This incident occurred on 26th August, 2019 at Narmada Jeevan Shala run by Narmada Navnirman Andolan. This tribal school is situated in Thuvani in Dhadgaon block, Dist Nandurbar, Maharashtra. The school is constructed out of local materials like bamboo plastered with mud and cow dung. The bamboo woven walls have gaps that exposes the dwellings to all kinds of creepy crawlies. To make matters worse, there has been an increase in snake sightings in the area due to backwater of the Sardar Sarovar Dam project.
Around 2:00 AM Rohit Padvi and Pravin Vasawe, both boarders of the Narmada Jeevan Shala, studying in class IV, started complaining of pain in their abdomen. Due to lack of cellular network and bad roads, the teachers Mangu Pawara and Sukalal Pawara were not able to call an ambulance. Since the children were crying incessantly, Mangu rushed Pravin Vasawe to a Primary Health Centre in Roshmal on his motorcycle.
This PHC is situated in a hilly terrain with bad roads. On the fateful night, it was raining which made the drive difficult to negotiate on the slippery mud road in complete darkness. After much difficulty Mangu Pawara reached Roshmal PHC with Pravin Vasave. He found that the PHC had no doctors. Mangu Pawara then rushed Pravin to Dhadgaon Rural hospital, about 30 km away, where the child was declared brought dead.
In the meantime, the second boy, Rohit Padvi’s condition was also getting serious. To add to the predicament, there was no mode of transportation left. After waiting for help, the teachers mounted him in a makeshift stretcher; a cloth tied to two bamboo sticks and carried him up to the main road, which was 15 minutes away. He was then taken to the hospital in an ambulance, but he too died on the way.
The two children’s post-mortem revealed that both boys had died due to snakebite envenoming. Pravin was found to have been bitten behind his ear and Rohit on his hand. The teachers said that both boys were crying through the night, but no one suspected snakebite.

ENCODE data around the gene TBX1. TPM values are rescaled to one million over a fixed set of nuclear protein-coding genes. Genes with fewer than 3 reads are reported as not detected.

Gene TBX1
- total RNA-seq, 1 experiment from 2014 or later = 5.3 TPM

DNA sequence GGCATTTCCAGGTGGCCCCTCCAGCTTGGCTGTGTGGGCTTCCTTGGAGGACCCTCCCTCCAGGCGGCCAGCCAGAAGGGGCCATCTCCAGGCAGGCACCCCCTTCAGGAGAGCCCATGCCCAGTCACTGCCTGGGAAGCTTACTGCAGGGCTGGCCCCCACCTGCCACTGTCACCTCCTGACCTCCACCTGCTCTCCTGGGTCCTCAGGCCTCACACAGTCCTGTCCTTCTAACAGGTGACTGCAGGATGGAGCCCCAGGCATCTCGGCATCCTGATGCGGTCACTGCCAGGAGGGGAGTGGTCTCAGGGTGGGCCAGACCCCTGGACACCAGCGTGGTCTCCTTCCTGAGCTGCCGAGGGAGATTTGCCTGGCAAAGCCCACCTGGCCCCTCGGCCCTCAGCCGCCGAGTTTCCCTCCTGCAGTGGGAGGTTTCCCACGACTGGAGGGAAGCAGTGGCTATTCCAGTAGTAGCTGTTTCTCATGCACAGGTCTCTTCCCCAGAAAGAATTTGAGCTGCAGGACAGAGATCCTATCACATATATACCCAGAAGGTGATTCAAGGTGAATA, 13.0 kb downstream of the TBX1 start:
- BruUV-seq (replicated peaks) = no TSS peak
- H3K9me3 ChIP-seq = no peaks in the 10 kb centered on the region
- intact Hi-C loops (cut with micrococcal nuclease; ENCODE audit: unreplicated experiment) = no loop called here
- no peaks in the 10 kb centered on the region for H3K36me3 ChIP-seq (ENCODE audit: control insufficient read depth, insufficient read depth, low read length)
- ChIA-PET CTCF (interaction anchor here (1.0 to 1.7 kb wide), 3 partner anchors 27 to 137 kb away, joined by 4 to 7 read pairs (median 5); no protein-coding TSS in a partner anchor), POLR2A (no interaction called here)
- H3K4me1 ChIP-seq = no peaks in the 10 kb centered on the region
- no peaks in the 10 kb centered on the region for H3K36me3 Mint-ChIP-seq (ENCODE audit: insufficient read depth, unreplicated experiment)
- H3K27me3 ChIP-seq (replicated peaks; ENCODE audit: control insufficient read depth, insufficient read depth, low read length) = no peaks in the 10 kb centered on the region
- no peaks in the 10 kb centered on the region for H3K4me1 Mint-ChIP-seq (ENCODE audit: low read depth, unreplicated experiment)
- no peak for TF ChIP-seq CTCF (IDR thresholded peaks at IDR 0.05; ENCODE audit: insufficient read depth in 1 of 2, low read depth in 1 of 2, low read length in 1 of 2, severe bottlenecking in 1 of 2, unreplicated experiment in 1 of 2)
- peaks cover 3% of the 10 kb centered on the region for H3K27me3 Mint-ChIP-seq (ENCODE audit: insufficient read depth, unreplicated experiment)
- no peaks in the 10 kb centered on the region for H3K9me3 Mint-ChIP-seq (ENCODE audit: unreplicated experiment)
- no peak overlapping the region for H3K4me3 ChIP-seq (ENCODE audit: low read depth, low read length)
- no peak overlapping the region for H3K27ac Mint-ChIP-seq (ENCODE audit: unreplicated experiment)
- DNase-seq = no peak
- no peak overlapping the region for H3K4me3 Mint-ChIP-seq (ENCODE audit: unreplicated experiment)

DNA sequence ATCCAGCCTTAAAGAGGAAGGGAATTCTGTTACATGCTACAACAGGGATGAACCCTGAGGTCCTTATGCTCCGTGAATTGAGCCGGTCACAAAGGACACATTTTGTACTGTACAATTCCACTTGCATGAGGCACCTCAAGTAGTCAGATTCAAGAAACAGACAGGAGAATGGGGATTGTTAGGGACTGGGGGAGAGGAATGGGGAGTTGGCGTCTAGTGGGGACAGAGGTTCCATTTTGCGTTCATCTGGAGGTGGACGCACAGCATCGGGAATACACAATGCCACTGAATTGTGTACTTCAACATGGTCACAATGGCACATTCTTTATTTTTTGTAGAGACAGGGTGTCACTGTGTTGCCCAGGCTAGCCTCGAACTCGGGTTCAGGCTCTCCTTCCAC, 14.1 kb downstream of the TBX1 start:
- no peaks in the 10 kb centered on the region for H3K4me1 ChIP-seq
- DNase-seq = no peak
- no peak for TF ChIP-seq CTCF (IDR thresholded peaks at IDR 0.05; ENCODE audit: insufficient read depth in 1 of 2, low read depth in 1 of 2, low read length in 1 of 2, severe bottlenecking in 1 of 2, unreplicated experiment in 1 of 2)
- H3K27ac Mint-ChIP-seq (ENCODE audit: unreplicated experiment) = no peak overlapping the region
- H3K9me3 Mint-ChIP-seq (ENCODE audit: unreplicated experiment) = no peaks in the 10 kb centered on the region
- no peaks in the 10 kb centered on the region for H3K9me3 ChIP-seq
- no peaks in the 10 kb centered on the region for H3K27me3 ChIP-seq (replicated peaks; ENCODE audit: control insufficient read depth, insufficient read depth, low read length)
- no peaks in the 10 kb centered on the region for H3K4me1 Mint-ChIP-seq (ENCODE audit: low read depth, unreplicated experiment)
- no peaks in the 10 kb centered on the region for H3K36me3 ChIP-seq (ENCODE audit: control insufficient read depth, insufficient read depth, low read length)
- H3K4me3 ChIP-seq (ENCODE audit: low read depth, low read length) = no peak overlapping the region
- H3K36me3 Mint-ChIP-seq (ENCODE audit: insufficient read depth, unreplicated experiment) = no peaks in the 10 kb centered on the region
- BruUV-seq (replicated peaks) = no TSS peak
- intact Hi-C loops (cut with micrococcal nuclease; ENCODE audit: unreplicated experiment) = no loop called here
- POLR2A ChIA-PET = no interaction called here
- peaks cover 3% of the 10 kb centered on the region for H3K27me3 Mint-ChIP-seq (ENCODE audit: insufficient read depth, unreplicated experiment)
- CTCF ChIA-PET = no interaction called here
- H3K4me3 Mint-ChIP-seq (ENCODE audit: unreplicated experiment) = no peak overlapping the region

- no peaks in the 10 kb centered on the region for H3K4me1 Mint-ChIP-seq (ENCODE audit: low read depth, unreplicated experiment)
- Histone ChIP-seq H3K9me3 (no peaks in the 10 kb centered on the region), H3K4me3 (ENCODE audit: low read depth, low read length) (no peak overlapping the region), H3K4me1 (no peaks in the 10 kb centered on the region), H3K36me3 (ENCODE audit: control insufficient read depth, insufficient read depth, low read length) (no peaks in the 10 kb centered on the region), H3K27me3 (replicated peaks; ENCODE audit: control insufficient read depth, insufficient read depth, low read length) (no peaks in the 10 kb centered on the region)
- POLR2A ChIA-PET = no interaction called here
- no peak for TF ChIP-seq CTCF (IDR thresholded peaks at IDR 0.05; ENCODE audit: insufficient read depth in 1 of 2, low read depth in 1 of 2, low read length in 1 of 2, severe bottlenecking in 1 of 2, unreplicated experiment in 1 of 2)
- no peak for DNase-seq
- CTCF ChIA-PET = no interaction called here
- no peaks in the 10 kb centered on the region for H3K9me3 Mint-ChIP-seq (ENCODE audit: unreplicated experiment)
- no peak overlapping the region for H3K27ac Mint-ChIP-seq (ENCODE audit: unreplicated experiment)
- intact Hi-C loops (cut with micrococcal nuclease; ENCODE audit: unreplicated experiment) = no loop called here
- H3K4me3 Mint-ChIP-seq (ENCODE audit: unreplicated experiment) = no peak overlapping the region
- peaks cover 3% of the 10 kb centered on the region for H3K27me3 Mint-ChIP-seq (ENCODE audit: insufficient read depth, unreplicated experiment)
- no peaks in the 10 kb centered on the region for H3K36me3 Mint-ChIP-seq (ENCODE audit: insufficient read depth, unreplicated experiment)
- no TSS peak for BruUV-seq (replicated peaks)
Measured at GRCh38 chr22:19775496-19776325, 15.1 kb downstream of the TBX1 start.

The author visited the Roshmal PHC on 8th Jan 2020. The state of the building was thoroughly dilapidated. All the windows of the PHC had shattered panes. Rooms were filthy with rat droppings and stains from months of neglect. There were no toilets even for staff. In case of an emergency, the staff has to answer to nature’s call in the nearby hillock.
This PHC also has no electricity and therefore cannot store vaccines required for the Out Patient Dispensary (OPD). The facility did have a stock of 70 Anti Snake Venom vials in the cupboard in the doctor’s room. There were two brand new and unused Ambu bags. On inquiry, none of the staff present knew how to intubate a patient in an emergency situation.
As per the staff there, they close the hospital between 4-5pm as driving back in the dark is dangerous.
On the fateful night when the Thuvani children were bitten, the second doctor, who should have been manning the PHC in the night shift was not available.
The author has witnessed similar situations in other states as well. Even in places where a doctor is available, snakebite patients are referred to district hospitals. In many cases, patients die on the road while being transported to a higher hospital. Unless our PHCs are fully functional and able to stabilize patients of medical emergencies, cases of deaths especially due to snakebite envenoming will not go down.
This is a serious situation. The status of Roshmal PHC is merely the tip of the iceberg. There are tragedies happening or waiting to happen at innumerable places and the victims are usually the tribal or rural poor whose passing does not affect anyone. Life goes on as if they never existed. The saddest part is that these deaths could have been prevented.
Written by Priyanka Kadam, Jan 2020.